Rotating Resilience Roundtables
About Rotating Resilience Roundtables
The Rotating Resilience Roundtables are a collaborative effort between Virginia Tech and Old Dominion University with a goal of bringing researchers and stakeholders together to advance the coastal resilience in the Commonwealth. The Roundtables are in their 4th iteration, with successful workshop events held in the spring and fall of each year since 2018. Each Roundtable has a specific theme based on the science needs and interests of its participants and of the Commonwelath. These workshops gather the faculty participants from Virginia's institutions of higer education and coastal stakeholders, such as local officials, NGOs, and resource managers. They typically incorporate panel discussions, presentations, and small group discussions to ensure that all participants are afforded the chance to have their voices heard.
The Rotating Resilience Roundtables were designed to respond to the need for a cohesive and policy-relevant science that will align and coordinate efforts between researchers and other stakeholders to benefit the Commonwealth’s resilience planning for the coastal zone. The Rotating Roundtables’ concept was selected to facilitate active engagement of interdisciplinary audiences with different coastal themes, as well as to stimulate problem identification, critical thinking, and alignment between the real-time issues and research questions. Further, the event was envisioned to rotate among stakeholder Virginia institutions of higher education and thereby endorsing different structures and thematic areas to meet the following objectives:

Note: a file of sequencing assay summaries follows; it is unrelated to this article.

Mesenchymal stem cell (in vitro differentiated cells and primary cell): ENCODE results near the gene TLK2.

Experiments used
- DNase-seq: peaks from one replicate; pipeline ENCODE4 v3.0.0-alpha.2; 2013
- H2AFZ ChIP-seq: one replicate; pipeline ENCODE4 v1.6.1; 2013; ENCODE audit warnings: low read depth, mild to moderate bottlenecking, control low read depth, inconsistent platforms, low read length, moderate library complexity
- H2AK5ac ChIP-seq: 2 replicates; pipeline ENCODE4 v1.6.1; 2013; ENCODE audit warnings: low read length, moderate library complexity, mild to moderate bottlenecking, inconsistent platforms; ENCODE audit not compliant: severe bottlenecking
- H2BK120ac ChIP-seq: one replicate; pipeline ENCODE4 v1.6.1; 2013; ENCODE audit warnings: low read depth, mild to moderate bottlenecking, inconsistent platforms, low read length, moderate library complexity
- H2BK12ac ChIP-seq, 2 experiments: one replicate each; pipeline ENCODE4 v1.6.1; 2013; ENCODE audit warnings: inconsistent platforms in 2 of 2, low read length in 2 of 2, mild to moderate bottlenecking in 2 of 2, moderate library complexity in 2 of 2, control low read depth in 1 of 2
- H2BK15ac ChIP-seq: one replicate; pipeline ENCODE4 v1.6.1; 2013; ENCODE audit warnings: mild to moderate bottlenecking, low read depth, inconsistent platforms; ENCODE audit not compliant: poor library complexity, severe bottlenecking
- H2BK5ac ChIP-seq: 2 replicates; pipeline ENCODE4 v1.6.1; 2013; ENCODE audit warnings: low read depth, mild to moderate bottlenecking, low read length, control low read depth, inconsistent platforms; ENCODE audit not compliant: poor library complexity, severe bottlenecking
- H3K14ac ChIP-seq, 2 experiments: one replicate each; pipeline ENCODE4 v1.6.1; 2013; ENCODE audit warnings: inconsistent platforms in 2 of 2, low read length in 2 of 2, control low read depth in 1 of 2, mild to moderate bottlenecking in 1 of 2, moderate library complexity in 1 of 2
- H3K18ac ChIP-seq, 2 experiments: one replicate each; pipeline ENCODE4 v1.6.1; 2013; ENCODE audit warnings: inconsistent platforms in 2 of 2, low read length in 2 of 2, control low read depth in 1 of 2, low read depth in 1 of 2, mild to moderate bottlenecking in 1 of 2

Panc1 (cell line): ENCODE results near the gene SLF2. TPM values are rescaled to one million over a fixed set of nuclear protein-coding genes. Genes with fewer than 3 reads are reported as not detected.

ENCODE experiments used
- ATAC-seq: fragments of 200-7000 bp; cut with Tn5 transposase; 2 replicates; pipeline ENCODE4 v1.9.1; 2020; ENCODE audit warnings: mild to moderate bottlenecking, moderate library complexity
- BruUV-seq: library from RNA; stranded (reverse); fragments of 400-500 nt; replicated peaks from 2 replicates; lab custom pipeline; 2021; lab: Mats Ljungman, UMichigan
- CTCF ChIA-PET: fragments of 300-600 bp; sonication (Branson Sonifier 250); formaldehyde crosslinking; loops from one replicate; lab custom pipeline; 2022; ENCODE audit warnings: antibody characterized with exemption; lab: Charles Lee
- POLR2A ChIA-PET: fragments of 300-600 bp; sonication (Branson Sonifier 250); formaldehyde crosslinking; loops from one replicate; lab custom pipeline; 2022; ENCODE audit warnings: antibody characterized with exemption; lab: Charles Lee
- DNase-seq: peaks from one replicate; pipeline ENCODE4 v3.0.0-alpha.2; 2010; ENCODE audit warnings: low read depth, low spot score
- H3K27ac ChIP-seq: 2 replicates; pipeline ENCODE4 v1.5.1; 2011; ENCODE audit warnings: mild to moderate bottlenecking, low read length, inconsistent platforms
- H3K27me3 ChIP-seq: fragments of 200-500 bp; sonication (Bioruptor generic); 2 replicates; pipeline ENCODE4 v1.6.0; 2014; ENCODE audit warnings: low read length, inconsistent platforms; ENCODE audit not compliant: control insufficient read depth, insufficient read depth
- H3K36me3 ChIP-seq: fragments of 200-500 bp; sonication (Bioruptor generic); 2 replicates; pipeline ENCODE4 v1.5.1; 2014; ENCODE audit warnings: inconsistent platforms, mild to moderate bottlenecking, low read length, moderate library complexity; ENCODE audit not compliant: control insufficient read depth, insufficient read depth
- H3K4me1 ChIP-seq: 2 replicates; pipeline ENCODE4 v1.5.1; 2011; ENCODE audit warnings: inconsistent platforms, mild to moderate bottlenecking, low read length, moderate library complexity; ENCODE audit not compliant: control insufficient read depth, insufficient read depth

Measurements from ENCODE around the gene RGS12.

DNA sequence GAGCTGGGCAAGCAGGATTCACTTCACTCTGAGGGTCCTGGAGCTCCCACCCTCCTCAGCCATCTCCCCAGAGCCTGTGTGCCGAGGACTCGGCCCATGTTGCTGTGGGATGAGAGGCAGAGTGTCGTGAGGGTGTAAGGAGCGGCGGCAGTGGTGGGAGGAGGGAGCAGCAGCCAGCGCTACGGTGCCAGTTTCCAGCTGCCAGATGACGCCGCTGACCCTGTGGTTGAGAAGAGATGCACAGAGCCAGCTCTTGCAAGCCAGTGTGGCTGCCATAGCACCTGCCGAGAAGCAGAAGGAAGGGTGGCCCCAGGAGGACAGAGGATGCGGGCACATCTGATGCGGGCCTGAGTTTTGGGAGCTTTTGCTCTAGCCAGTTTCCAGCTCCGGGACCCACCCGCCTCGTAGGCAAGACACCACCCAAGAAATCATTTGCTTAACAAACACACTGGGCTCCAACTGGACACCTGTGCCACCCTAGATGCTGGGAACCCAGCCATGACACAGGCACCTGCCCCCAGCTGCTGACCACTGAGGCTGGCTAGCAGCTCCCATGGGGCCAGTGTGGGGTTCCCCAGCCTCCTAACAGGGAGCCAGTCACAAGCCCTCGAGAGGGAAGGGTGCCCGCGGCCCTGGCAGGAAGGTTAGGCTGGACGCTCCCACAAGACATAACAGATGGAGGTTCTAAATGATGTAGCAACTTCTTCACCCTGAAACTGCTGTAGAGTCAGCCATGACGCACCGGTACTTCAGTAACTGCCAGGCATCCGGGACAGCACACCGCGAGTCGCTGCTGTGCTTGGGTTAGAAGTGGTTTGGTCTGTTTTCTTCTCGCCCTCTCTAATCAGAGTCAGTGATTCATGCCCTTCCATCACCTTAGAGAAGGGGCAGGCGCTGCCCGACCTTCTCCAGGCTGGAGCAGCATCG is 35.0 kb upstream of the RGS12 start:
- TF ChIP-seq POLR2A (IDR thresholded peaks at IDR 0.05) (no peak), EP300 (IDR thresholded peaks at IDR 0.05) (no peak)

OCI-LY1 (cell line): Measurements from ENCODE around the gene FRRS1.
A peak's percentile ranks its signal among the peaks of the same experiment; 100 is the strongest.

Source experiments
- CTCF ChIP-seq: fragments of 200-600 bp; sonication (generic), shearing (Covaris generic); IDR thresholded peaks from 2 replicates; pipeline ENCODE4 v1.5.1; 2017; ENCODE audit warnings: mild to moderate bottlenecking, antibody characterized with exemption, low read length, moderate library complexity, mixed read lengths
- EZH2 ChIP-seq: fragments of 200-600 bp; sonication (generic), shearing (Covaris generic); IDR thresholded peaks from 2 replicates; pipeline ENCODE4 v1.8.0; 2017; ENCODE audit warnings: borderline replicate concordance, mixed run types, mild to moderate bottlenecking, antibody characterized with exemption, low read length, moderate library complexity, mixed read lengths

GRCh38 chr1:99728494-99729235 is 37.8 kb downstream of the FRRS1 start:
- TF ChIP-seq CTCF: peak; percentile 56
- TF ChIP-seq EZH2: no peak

1. Facilitate interactions between academic and non-academic stakeholders to improve the alignment of science with local problems in different coastal communities;
2. Identify pressing issues and knowledge gaps vital for the future of resilience research and programs;
3. Build effective networks between science-policy, science-industry, and science-NGO partners;
4. Foster collaboration around coastal issues between diverse groups of stakeholders to identify mutually-acceptable resilience strategies and opportunities for shared benefits in the coastal zone, and
5. Identify opportunities for resilience improvements in coastal-inland interface spaces.
Anamaria Bukvic (Assistant Professor, Geography, Coastal@VT, Virginia Tech)
Dr. Bukvic’s research is focused on coastal resilience, vulnerability, security, population displacement, and mobility. She is further interested in whether relocation can serve as a viable adaptation strategy to sea level rise in coastal communities and what opportunities could emerge from this process. She uses mixed-methods to study complex emerging issues in coastal urban and rural settings related to flooding, such as geospatial analysis, surveys, and interviews.
Michelle Covi (Assistant Professor of Practice, Ocean, Earth and Atmospheric Sciences Department, Old Dominion University)
Michelle Covi is an assistant professor of practice in the Ocean, Earth and Atmospheric Sciences Department at Old Dominion University and is one of the Virginia Sea Grant extension staff, helping to connect expertise in our universities to address climate change and sea level rise adaptation issues. She has a PhD in Coastal Resources Management from East Carolina University and focuses her research on climate change and sea level rise risk perception, communication and public participation in regional decision-making.
“I have already followed up with some of the connections I made at the roundtables event, and I look forward to future collaborations related to the impacts of sea level rise on private landowners and on marshes and the wildlife that inhabit them” -Ashley Dayer, Assistant Professor, College of Natural Resources and Environment at Virginia Tech.
Acknowledgement: We thank Dr. Rhiannon Bezore (ODU) for assisting with the Rotating Resilience Roundtables website